Cancer Stem Cells: Significance in Origin, Pathogenesis and Treatment of Glioblastoma

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Cancer stem cells (CSCs), known also as tumor-initiating cells, are quiescent, pluripotent, self-renewing neoplastic cells that were first identified in hematologic tumors and soon after in solid malignancies. CSCs have attracted remarkable research interest due to their role in tumor resistance to chemotherapy and radiation treatment as well as recurrence. Extensive research has been devoted to the role of CSCs in glioblastoma multiforme (GBM), the most common primary brain tumor in adults, which is characterized by a dismal prognosis because of its aggressive course and poor response to treatment. The aim of the current paper is to provide an overview of current knowledge on the role of cancer stem cells in the pathogenesis and treatment resistance of glioblastoma. The six regulatory mechanisms of glioma stem cells (GSCs)-tumor microenvironment, niche concept, metabolism, immunity, genetics, and epigenetics-are reviewed. The molecular markers used to identify GSCs are described. The role of GSCs in the treatment resistance of glioblastoma is reviewed, along with future treatment options targeting GSCs. Stem cells of glioblastoma thus represent both a driving mechanism of major treatment difficulties and a possible target for more effective future approaches.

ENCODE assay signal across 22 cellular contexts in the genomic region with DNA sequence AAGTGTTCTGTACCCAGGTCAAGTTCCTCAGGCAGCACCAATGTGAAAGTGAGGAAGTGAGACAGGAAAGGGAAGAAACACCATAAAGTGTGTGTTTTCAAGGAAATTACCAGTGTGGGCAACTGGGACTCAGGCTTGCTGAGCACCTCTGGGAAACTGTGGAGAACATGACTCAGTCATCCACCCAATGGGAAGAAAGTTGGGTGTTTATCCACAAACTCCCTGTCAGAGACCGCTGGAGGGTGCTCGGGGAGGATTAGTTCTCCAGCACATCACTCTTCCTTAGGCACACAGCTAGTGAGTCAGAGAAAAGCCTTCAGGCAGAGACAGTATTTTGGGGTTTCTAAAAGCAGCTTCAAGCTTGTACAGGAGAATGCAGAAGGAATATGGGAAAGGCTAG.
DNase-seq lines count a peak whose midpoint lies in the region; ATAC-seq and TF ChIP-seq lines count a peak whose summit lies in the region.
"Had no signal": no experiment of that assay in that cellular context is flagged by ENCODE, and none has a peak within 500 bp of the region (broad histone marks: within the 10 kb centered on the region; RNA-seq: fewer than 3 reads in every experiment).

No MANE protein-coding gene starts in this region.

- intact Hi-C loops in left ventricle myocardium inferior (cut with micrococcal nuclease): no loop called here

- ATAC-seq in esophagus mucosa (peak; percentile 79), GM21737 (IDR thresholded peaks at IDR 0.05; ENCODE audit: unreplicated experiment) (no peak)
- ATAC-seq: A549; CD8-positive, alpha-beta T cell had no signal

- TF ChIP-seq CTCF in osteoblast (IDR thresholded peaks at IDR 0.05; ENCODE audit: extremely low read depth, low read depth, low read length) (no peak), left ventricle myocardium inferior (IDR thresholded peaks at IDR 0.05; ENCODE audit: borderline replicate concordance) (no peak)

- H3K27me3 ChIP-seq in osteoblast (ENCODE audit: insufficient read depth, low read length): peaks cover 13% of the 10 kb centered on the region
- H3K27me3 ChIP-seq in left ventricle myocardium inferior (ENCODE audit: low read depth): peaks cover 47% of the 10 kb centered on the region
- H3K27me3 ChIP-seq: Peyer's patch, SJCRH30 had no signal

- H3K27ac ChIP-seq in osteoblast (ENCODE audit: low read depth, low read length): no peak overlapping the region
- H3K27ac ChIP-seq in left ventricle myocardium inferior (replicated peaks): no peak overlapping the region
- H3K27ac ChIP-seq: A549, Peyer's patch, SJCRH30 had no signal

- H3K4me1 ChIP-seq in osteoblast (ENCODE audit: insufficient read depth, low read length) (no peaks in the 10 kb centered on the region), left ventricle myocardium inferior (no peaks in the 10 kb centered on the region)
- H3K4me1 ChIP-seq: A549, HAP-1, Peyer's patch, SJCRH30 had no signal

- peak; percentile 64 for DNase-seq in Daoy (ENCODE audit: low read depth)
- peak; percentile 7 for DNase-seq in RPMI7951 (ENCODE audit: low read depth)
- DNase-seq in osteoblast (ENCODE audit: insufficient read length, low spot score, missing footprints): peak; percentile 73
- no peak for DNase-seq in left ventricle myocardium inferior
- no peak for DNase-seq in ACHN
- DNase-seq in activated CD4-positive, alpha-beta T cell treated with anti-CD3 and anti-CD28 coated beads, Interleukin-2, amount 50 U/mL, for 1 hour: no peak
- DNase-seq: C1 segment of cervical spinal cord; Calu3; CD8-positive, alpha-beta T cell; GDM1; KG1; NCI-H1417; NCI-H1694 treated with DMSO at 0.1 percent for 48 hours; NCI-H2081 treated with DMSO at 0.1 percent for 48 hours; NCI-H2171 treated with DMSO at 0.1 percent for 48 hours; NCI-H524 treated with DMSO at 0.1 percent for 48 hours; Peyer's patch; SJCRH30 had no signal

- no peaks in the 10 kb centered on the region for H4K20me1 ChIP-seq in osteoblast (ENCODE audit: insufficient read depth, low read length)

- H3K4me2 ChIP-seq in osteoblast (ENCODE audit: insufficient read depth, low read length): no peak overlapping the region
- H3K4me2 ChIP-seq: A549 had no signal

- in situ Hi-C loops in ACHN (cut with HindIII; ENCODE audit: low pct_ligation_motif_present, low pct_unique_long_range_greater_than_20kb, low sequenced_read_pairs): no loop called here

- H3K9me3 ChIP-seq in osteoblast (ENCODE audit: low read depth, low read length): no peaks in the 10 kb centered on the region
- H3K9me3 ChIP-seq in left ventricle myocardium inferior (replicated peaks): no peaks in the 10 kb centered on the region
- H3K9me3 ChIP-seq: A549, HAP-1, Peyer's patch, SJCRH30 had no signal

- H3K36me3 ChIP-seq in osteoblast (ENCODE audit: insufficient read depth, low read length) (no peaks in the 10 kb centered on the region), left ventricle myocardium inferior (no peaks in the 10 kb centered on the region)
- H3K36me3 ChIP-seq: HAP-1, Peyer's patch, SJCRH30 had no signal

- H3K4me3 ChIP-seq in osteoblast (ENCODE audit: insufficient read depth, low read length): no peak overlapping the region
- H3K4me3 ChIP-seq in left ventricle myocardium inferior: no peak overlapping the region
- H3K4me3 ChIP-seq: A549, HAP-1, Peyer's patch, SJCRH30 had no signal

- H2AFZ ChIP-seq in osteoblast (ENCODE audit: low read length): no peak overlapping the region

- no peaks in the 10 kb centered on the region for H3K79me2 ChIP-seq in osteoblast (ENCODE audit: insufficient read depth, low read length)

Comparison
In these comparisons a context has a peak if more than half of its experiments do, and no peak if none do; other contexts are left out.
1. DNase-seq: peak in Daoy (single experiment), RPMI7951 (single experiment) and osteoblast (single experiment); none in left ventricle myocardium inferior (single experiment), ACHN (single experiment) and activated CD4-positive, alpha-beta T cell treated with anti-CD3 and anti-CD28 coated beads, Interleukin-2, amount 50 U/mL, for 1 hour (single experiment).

Original languageEnglish
Article number621
Number of pages20
Issue number3
Publication statusPublished - 11 Mar 2021


  • cancer
  • cancer stem cells
  • glioblastoma
  • glioma
  • glioma stem cells

Field of Science*

  • 3.1 Basic medicine
  • 3.2 Clinical medicine

Publication Type*

  • 1.1. Scientific article indexed in Web of Science and/or Scopus database


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